- Contributors are invited to submit their articles via email (<email@example.com>) in an attached file (file name: CONTRIBUTORSURNAME_SIJIS4_date). The email subject line should be: SIJIS3 + Contributor’s Surname + Date (day/month/year).
- Please, note that the journal publishes mostly articles written in Italian and English. Articles written in any language will be evaluated by the Editorial Board on a singular basis.
- The final version of any article should be in .doc o .docx format. NO .odt!
- Recommended length for articles: 8,000-10,000 words including notes and bibliography.
Each submission should include:
a) Title of the contribution
b) Contributor’s name and surname
c) Institutional affiliation
d) Email address
e) A short abstract detailing the crux of the research (max. 800 characters, including spaces) and a list of five keywords, in English; a short title language to be used as head of the page.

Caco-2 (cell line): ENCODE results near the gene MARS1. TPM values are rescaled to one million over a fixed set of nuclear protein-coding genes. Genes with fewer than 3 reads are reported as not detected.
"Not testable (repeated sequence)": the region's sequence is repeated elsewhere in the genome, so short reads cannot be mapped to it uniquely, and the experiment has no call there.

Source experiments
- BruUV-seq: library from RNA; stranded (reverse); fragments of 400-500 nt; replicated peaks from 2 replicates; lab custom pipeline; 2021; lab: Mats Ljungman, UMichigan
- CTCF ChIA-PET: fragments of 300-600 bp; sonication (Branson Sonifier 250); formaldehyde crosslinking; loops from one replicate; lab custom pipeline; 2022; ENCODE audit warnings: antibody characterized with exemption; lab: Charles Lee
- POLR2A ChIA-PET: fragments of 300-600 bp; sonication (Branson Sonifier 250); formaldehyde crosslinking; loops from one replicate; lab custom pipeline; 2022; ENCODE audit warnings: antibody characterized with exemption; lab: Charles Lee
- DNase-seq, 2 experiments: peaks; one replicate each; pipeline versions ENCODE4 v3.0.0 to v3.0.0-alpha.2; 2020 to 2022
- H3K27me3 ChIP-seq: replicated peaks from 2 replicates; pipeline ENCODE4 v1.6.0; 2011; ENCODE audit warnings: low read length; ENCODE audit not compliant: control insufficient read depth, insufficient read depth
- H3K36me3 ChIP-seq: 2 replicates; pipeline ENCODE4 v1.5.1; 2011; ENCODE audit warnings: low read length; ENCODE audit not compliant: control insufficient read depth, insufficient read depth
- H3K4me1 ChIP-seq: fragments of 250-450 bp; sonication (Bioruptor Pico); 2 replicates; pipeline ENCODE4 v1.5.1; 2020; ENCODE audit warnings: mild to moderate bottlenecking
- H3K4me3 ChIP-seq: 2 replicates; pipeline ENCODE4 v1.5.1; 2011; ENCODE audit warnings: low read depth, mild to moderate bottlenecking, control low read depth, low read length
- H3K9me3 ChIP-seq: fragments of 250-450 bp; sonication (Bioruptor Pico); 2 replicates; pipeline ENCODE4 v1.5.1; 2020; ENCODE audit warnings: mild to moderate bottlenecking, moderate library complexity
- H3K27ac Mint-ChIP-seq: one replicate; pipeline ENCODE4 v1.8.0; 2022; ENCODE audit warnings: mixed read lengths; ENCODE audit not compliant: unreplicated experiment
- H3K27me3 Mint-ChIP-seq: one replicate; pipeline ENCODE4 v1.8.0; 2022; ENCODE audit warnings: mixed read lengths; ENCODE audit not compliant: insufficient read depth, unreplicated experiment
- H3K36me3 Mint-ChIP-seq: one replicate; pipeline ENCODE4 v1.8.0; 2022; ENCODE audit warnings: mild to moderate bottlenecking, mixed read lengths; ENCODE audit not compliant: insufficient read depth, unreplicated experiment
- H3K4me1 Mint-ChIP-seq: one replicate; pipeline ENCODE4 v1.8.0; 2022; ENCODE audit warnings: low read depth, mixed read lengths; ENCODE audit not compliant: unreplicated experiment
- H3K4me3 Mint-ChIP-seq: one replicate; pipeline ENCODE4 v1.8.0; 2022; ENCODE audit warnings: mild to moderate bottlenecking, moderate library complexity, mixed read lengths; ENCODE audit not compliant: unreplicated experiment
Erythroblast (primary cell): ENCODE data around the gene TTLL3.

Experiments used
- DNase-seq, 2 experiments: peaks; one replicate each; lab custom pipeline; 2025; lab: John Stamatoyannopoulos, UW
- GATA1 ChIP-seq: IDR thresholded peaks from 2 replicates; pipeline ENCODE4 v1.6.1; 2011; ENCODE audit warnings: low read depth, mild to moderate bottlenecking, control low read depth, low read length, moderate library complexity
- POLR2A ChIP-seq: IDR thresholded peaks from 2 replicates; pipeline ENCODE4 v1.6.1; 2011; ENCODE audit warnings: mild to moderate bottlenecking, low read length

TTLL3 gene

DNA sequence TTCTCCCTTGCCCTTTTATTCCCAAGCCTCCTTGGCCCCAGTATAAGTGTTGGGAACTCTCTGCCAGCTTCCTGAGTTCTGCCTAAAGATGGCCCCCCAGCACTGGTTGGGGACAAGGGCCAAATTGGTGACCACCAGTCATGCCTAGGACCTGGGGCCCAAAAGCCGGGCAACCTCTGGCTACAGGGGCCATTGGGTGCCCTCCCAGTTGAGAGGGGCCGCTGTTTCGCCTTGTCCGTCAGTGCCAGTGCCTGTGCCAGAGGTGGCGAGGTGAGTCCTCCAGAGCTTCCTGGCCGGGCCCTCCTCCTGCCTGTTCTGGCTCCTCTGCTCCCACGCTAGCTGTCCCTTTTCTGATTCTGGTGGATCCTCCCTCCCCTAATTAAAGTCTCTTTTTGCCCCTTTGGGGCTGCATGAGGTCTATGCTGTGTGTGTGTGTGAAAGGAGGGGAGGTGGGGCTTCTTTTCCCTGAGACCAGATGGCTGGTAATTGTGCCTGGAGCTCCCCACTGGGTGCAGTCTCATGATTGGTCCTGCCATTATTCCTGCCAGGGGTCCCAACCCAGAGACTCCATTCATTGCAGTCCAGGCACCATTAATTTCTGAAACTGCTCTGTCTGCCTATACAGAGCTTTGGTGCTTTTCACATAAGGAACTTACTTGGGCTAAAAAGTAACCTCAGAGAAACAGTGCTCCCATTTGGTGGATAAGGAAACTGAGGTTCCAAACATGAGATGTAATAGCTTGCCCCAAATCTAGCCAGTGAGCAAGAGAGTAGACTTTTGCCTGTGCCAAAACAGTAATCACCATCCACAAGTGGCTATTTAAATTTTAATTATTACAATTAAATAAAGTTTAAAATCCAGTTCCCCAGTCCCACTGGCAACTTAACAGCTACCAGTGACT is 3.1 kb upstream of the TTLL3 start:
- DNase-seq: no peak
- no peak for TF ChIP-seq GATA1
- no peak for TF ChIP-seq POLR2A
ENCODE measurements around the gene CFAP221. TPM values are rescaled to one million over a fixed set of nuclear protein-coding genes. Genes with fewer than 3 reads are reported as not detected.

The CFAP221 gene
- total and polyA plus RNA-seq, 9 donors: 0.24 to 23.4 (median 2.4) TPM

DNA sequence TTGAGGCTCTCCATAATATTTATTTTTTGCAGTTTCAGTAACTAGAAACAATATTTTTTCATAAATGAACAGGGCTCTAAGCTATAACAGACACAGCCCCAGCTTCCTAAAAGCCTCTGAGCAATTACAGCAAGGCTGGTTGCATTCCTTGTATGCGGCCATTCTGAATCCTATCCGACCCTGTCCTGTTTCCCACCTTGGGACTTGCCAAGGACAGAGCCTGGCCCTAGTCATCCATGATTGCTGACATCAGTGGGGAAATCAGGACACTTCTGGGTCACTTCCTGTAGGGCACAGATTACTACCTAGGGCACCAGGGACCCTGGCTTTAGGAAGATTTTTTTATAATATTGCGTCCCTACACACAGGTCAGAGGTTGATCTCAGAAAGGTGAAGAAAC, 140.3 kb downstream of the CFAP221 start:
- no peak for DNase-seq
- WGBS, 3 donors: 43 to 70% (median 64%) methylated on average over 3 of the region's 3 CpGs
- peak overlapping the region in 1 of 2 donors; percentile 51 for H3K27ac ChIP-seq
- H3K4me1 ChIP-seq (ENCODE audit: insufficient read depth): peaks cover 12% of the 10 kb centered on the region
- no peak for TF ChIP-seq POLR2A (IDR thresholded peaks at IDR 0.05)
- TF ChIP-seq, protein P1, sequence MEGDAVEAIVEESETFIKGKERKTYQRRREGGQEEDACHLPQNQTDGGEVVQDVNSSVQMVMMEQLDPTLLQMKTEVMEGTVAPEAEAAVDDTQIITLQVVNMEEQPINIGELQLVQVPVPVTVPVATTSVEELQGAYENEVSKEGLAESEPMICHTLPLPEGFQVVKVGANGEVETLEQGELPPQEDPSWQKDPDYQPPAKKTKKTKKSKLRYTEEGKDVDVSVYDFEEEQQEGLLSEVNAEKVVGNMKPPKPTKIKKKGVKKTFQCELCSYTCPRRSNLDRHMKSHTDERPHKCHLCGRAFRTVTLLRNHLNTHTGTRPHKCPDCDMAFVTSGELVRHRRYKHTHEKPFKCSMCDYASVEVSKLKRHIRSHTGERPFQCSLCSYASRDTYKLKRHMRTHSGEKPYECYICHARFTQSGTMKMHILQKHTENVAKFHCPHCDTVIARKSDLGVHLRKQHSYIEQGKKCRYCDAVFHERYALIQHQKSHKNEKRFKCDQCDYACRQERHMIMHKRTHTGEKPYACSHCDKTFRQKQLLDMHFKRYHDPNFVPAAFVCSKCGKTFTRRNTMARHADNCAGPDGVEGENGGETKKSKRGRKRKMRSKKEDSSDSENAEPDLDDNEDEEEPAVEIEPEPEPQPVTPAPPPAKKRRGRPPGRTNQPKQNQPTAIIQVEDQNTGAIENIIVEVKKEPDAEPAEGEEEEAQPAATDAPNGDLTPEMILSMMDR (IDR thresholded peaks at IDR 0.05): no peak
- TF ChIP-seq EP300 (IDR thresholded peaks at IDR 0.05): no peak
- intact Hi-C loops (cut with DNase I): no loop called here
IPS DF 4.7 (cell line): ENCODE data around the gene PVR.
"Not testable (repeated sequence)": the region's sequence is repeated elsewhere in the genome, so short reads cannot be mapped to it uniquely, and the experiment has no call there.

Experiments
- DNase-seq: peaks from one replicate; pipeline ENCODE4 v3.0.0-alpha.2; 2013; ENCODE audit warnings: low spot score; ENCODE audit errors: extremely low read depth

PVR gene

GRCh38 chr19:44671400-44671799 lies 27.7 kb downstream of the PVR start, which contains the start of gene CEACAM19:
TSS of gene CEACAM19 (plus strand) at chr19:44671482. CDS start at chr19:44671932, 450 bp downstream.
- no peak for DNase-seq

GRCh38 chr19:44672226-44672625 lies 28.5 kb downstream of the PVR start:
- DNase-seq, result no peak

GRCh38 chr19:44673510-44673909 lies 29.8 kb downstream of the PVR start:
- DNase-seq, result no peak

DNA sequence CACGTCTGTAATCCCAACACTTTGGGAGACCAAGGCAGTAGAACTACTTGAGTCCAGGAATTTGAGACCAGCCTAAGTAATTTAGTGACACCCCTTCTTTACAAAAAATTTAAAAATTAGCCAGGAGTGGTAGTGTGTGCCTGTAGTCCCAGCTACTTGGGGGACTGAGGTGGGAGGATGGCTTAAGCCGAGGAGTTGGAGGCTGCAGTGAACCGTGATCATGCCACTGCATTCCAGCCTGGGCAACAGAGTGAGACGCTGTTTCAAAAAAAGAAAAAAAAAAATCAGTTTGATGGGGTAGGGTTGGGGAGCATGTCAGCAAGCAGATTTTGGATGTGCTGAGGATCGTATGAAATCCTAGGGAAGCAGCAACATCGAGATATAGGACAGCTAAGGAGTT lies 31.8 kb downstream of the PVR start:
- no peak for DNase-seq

f) a biographical note (max 300 characters, including spaces);
g) Margins should be 1" all around (about 2.5 cm).
h) Page numbers (Garamond 8 point, next to the right margin) are required on every page, inside the margin space. Number pages consecutively.
- Article title: Garamond 18 point, normal, centered.
- Contributors’ Names: Garamond 11 point, normal, centered.
- Headings: Garamond 11, italics, left justification. Headings must be preceded by a roman numeral in progressive order. One blank line is required before and after Level 1 and 2 headings.